Truffle abundance and mycophagy by northern flying squirrels in eastern Washington forests

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Biological Sciences

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Although much is known about truffle abundance and rodent mycophagy in mesic Douglas-fir forests in the Pacific Northwest, few data are available for dry interior montane forests dominated by ponderosa pine (Pinus ponderosa), Douglas-fir (Pseudotsuga menziesii), and grand fir (Abies grandis). Our objective was to quantify the relationship between the abundance and diversity of ectomycorrhizal fungal sporocarps in the soil and in the diets of northern flying squirrels (Glaucomys sabrinus) in low-elevation forests of the eastern Washington Cascades. We randomly sampled four stands each of three cover types: dry open ponderosa pine, mesic young mixed-conifer forest, and mesic mature mixed-conifer forest. We sampled the soil for hypogeous sporocarps during the spring of 1999 and 2000. We collected fecal pellets from 318 flying squirrels live-trapped during the fall of 1997–2000. We sampled 2400 m2 of soil surface and found truffles in 40% of 600 plots. Total biomass collected was 609 g. Spring truffle biomass on a kg/ha basis averaged 1.72 in open pine, 3.56 in young, and 4.11 in mature forest. Twenty-two species were collected across all cover types, with all but three species belonging to the Basidiomycotina. Eleven dominant species accounted for 91–94% of truffle biomass in each cover type. Four dominant species accounted for 60–70% of spring truffle biomass: Gautieria monticola, Hysterangium coriaceum, Rhizopogon parksii, and R. vinicolor. Truffle assemblages, richness and total biomass differed among cover types: richness and biomass were highest in young and mature mixed-conifer forest, and lowest in open ponderosa pine forest. Fall squirrel diets were composed of 23 genera or groups of fungi, plus about 22% plant material. Rhizopogon was the most abundant genus in the diet, followed by plant material, then Gautieria, Leucogaster, Alpova, and Hysterangium. Diets in different cover types were similar in the composition, richness, evenness, and the ratio of fungus to plant material. Diet richness varied over the study period. Nineteen truffle genera were detected in fall fecal samples versus 12 in spring soil samples. Management of low-elevation dry forest to maintain or restore stable fire regimes might reduce truffle diversity at stand scales by simplifying stand composition and structure; but, such management might increase long-term beta and landscape truffle diversity and persistence by reducing the occurrence of high-intensity fires and stabilizing inherent fire disturbance regimes.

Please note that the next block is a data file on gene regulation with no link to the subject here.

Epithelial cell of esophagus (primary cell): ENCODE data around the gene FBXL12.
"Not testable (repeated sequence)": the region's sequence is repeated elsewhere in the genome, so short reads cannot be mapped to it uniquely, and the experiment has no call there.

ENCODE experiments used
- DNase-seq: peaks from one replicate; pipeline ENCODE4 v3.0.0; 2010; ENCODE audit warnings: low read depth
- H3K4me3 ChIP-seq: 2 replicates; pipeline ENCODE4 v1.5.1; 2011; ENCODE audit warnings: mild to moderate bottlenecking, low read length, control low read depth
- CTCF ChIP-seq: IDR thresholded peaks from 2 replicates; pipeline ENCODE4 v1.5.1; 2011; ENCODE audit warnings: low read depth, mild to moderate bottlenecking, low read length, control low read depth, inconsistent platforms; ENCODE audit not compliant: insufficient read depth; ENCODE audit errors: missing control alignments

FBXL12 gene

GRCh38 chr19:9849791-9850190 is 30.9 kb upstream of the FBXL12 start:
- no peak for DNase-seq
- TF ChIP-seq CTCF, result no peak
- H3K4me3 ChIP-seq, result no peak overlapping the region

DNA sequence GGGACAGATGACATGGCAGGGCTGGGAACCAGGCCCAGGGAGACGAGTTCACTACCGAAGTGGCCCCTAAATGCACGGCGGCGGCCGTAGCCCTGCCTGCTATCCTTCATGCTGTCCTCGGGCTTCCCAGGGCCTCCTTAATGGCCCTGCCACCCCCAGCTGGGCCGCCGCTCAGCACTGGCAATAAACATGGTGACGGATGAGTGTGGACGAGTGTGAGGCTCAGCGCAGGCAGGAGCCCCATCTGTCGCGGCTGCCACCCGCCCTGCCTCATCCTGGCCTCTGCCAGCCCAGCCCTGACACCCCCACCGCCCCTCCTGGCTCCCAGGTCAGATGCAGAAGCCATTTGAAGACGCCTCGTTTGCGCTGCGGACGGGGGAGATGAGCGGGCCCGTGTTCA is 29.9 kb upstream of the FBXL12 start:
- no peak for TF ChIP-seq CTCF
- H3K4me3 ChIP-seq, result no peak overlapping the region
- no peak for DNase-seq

This article was originally published in Forest Ecology and Management. The full-text article from the publisher can be found here.

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Forest Ecology and Management


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